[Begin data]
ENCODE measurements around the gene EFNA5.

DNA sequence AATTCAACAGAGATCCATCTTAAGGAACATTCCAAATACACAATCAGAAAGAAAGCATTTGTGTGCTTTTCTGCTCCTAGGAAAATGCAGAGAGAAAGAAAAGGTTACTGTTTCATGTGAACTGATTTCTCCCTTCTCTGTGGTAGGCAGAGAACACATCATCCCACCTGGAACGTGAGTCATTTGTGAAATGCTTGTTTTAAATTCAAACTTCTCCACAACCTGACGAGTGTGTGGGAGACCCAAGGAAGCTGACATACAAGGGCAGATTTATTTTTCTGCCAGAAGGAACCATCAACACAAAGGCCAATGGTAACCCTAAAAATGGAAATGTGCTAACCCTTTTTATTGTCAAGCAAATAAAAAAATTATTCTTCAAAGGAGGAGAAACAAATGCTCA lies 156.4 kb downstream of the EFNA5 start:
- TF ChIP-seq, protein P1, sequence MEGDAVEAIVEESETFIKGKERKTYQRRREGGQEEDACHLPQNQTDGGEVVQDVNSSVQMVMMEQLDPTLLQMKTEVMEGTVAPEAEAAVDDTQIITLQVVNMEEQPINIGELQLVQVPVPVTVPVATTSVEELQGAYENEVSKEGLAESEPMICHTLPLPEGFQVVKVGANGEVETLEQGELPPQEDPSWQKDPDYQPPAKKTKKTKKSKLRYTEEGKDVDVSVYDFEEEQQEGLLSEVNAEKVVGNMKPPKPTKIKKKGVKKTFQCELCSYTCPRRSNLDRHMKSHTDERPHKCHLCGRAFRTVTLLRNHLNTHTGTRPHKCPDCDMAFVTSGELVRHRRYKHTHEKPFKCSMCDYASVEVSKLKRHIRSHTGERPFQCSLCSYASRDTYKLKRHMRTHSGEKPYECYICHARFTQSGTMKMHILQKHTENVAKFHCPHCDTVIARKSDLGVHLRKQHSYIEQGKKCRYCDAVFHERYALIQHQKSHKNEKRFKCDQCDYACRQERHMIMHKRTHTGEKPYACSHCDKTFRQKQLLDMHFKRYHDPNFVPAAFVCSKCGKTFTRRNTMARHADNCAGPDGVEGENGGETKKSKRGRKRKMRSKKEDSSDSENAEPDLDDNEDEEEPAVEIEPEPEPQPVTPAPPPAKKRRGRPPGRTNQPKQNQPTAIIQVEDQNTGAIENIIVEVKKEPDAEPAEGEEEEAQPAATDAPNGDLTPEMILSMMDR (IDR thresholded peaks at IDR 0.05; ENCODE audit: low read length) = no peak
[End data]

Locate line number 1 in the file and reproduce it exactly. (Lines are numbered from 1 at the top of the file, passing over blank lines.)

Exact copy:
ENCODE measurements around the gene EFNA5.